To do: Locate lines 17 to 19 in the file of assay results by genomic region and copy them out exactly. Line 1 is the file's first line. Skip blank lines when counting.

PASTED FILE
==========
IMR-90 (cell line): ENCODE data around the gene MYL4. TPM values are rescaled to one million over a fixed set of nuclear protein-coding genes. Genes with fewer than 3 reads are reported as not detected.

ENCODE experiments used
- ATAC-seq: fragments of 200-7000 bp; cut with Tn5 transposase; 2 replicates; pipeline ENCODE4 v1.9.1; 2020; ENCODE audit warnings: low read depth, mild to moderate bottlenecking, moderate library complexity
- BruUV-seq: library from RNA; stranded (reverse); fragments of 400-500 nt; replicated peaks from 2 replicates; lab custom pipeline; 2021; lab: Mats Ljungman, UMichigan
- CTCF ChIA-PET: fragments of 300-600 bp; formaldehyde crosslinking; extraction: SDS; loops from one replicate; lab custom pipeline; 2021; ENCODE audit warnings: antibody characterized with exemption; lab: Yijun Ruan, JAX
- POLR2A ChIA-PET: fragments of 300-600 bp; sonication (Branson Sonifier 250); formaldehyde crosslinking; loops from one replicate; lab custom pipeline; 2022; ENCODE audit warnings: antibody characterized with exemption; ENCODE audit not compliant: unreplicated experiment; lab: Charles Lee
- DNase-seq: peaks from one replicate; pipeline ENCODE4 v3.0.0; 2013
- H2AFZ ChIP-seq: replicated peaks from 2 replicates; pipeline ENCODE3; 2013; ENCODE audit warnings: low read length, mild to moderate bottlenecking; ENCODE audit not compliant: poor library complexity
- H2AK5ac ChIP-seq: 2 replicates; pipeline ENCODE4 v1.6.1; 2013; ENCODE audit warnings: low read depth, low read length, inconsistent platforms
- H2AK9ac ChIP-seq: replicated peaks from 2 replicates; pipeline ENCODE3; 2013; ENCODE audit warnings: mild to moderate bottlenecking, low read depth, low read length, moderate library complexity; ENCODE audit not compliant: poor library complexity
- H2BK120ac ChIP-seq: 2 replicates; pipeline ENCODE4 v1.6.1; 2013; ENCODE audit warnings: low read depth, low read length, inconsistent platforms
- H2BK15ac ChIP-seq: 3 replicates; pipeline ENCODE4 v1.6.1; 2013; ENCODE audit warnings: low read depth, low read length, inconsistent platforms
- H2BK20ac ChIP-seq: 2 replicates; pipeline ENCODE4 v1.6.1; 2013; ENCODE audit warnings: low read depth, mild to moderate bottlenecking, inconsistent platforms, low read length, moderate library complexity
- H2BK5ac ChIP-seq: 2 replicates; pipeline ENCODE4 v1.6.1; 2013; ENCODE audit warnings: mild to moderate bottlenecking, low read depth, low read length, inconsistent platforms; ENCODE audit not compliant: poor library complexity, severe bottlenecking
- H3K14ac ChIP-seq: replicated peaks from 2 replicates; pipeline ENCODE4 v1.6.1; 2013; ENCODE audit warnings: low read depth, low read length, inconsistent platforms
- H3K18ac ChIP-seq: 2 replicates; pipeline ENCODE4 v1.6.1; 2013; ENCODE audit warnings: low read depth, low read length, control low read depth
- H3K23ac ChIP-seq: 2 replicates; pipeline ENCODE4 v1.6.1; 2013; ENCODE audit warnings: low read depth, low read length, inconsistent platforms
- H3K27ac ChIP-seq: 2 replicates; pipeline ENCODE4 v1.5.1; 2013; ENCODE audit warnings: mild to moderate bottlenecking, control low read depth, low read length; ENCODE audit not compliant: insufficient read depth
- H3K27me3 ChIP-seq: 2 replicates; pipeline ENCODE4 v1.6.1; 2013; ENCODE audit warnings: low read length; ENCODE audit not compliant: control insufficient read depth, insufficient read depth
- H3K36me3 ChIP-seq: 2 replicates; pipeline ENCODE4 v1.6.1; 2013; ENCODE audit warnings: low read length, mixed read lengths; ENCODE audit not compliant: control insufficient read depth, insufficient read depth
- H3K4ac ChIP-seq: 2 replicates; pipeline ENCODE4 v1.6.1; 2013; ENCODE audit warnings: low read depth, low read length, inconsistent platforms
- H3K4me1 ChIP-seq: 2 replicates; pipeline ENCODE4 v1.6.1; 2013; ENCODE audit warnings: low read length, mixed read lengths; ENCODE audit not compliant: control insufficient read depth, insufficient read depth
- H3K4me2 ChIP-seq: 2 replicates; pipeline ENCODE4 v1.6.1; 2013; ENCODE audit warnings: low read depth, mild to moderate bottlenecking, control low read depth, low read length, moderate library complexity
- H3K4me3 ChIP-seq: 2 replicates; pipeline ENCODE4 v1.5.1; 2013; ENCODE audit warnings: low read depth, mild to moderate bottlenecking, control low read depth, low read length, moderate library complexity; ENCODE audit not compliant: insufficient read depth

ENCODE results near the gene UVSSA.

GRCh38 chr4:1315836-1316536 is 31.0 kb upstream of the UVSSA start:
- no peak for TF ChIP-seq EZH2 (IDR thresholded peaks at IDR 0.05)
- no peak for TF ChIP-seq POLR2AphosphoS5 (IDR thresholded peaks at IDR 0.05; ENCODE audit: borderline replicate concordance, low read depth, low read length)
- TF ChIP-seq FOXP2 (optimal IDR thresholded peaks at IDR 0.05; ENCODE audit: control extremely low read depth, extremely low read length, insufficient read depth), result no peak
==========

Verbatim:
- H3K23ac ChIP-seq: 2 replicates; pipeline ENCODE4 v1.6.1; 2013; ENCODE audit warnings: low read depth, low read length, inconsistent platforms
- H3K27ac ChIP-seq: 2 replicates; pipeline ENCODE4 v1.5.1; 2013; ENCODE audit warnings: mild to moderate bottlenecking, control low read depth, low read length; ENCODE audit not compliant: insufficient read depth
- H3K27me3 ChIP-seq: 2 replicates; pipeline ENCODE4 v1.6.1; 2013; ENCODE audit warnings: low read length; ENCODE audit not compliant: control insufficient read depth, insufficient read depth